Of the sage Don Quixote s first sally from his own habitation

These preparations being made, he could no longer resist the desire of executing his design; reflecting with impatience, on the injury his delay occasioned in the world, where there was abundance of grievances to be redressed, wrongs to be rectified, errors amended, abuses to be reformed, and doubts to be removed; he therefore, without communicating his intention to any body, or being seen by a living soul, one morning before day, in the scorching month of July, put on his armour, mounted Rozinante, buckled his ill-contrived helmet, braced his target, seized his lance, and, thro' the back door of his yard, sallied into the fields, in a rapture of joy, occasioned by this easy and successfiil beginning of his admirable undertaking: but, scarce was he clear of the village, when he was assaulted by such a terrible objection, as had well-nigh induced our hero to abandon his enterprise directly: for, he recollected that he had never been knighted; and therefore, according to the laws of chivalry, he neither could nor ought to enter the lists with any antagonist of that degree; nay, even granting he had received that mark of distinction, it was his duty to wear white armour, like a new knight, without any device in his shield, until such time as his valour should entitle him to that honour.

These cogitations made him waver a little in his plan; but his madness prevailing over every other consideration, suggested, that he might be dubbed by the first person he should meet, after the example of many others who had fallen upon the same expedient; as he had read in those mischievous books which had disordered his imagination. With respect to the white armour, he proposed, with the first opportunity, to scour his own, until it should be fairer than ermine; and having satisfied his conscience in this manner, he pursued his design, without following any other road than that which his horse was pleased to choose; being persuaded, that in so doing, he manifested the true spirit of adventure. Thus proceeded our flaming adventurer, while he uttered the following soliloquy:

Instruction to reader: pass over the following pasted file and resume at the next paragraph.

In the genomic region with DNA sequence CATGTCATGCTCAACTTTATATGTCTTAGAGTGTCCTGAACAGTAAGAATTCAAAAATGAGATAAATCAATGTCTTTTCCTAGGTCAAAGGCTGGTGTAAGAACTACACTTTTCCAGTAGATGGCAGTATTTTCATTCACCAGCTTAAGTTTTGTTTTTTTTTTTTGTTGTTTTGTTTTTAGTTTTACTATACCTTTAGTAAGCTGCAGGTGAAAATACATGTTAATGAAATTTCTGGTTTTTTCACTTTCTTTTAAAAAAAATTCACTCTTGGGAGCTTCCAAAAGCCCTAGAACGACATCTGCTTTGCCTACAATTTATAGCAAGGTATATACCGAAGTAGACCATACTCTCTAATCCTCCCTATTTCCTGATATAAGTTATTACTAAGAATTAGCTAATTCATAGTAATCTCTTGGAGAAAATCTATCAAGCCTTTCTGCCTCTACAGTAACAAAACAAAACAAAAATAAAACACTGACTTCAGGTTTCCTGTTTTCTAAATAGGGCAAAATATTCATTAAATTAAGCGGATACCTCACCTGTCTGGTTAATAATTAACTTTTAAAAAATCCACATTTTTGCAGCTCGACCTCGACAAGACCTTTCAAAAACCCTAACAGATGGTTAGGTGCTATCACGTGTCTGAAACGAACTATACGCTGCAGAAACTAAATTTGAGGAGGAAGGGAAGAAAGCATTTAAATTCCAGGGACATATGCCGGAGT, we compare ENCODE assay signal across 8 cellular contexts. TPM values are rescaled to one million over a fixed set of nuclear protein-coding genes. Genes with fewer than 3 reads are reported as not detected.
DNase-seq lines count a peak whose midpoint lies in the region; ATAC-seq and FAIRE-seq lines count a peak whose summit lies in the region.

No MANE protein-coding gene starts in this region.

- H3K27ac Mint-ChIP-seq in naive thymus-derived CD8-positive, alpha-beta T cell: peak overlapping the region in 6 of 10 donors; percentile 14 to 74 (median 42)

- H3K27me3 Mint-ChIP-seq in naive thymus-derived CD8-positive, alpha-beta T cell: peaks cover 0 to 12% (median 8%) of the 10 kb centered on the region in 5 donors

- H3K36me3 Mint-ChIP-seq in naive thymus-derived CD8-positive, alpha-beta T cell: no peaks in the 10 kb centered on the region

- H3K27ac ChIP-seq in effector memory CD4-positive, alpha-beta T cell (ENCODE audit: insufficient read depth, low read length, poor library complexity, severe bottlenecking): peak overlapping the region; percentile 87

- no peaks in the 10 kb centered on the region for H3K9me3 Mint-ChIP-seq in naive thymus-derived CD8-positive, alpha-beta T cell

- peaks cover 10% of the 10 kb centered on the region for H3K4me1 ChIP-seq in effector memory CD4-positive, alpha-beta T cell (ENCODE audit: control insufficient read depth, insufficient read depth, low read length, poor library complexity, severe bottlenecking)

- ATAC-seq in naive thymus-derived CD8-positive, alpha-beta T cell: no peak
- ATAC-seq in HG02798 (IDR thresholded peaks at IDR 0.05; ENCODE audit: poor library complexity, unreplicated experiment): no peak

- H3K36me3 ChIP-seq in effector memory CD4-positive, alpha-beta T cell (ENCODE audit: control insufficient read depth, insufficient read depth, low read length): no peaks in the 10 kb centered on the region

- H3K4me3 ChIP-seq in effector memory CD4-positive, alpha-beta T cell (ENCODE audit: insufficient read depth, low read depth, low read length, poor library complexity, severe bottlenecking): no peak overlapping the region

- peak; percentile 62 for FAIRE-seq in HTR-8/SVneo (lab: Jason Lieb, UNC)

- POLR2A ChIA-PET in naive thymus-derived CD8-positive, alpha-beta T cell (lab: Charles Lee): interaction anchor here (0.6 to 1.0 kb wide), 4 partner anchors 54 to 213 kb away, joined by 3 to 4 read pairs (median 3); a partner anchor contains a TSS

'Doubtless, in future ages, when the true history of my famed exploits shall come to light, the sage author, when he recounts my first and early sally, will express himself in this manner: "Scarce had ruddy Phoebus, o'er this wide and spacious earth, display'd the golden threads of his refulgent hair; and scarce the little painted warblers with their forky tongues, in soft, mellifluous harmony, had hail'd the approach of rosy-wing'd Aurora, who stealing from her jealous husband's couch, thro' the balconies and aerial gates of Mancha's bright horizon, stood confess'd to wondering mortals; when lo! the illustrious knight Don Quixote de la Mancha, up-springing from the lazy down, bestrode fam'd Rozinante his unrival'd steed! and thro' Montiel's ancient, well known field (which was really the case) pursu'd his way."' Then he added, 'O fortunate age! O happy times! in which shall be made public my incomparable achievements, worthy to be engraved in brass, on marble sculptured, and in painting shewn, as great examples to futurity! and O! thou sage enchanter, whosoever thou may'st be, doom'd to record the wondrous story! forget not, I beseech thee, my trusty Rozinante, the firm companion of my various fate!' Then turning his horse, he exclaimed, as if he had been actually in love, 'O Dulcinea! sovereign princess of this captive heart, what dire affliction hast thou made me suffer, thus banished from thy presence with reproach, and fettered by thy rigourous command, not to appear again before thy beauteous face! Deign, princess, to remember this thy faithful slave, who now endures such misery for love of thee!' These and other such rhapsodies he strung together; imitating, as much as in him lay, the style of those ridiculous books which he had read; and jogged along, in spite of the sun which beam'd upon him so intensely hot, that surely his brains, if any had remained, would have been fried in his skull: that whole day, did he travel, without encountering any thing worth mentioning; a circumstance that grieved him sorely, for he had expected to find some object on which he could try the prowess of his valiant arm.